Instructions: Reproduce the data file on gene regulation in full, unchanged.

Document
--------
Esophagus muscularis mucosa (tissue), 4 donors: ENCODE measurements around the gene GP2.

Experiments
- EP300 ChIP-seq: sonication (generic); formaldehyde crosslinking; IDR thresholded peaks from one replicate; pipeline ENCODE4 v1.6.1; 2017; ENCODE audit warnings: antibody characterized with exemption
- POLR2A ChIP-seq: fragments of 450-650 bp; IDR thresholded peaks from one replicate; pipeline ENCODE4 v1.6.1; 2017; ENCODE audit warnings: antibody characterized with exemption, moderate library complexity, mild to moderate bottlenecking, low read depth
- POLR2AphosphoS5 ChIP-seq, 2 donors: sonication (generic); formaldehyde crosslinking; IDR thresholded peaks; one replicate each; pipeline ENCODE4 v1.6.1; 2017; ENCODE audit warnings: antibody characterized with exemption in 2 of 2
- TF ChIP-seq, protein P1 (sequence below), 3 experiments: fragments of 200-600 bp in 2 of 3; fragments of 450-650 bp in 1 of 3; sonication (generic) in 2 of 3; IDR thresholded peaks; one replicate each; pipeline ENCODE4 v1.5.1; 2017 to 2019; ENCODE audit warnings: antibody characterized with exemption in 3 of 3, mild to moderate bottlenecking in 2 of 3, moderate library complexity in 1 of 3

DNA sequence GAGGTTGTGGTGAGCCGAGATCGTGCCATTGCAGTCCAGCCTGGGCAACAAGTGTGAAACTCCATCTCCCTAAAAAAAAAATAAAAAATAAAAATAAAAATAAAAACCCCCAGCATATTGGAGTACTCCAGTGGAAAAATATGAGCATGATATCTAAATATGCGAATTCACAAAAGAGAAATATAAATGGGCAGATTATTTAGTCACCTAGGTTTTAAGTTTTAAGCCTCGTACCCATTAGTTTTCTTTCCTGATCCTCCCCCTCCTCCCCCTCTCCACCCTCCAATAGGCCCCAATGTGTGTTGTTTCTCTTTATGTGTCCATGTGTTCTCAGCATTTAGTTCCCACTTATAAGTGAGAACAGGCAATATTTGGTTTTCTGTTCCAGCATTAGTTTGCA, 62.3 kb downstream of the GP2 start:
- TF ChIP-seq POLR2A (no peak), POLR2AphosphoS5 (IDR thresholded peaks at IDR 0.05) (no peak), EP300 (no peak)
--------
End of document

Esophagus muscularis mucosa (tissue), 4 donors: ENCODE measurements around the gene GP2.

Experiments
- EP300 ChIP-seq: sonication (generic); formaldehyde crosslinking; IDR thresholded peaks from one replicate; pipeline ENCODE4 v1.6.1; 2017; ENCODE audit warnings: antibody characterized with exemption
- POLR2A ChIP-seq: fragments of 450-650 bp; IDR thresholded peaks from one replicate; pipeline ENCODE4 v1.6.1; 2017; ENCODE audit warnings: antibody characterized with exemption, moderate library complexity, mild to moderate bottlenecking, low read depth
- POLR2AphosphoS5 ChIP-seq, 2 donors: sonication (generic); formaldehyde crosslinking; IDR thresholded peaks; one replicate each; pipeline ENCODE4 v1.6.1; 2017; ENCODE audit warnings: antibody characterized with exemption in 2 of 2
- TF ChIP-seq, protein P1 (sequence below), 3 experiments: fragments of 200-600 bp in 2 of 3; fragments of 450-650 bp in 1 of 3; sonication (generic) in 2 of 3; IDR thresholded peaks; one replicate each; pipeline ENCODE4 v1.5.1; 2017 to 2019; ENCODE audit warnings: antibody characterized with exemption in 3 of 3, mild to moderate bottlenecking in 2 of 3, moderate library complexity in 1 of 3

DNA sequence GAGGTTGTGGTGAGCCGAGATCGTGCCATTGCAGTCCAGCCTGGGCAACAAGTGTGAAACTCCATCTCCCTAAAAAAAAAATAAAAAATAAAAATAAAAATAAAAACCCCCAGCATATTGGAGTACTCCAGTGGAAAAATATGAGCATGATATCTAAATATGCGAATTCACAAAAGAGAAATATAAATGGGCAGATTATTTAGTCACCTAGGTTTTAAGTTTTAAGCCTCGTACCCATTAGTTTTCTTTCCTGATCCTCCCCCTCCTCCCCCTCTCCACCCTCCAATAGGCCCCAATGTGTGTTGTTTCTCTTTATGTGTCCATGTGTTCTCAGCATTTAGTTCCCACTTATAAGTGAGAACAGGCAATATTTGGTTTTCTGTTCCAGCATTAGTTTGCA, 62.3 kb downstream of the GP2 start:
- TF ChIP-seq POLR2A (no peak), POLR2AphosphoS5 (IDR thresholded peaks at IDR 0.05) (no peak), EP300 (no peak)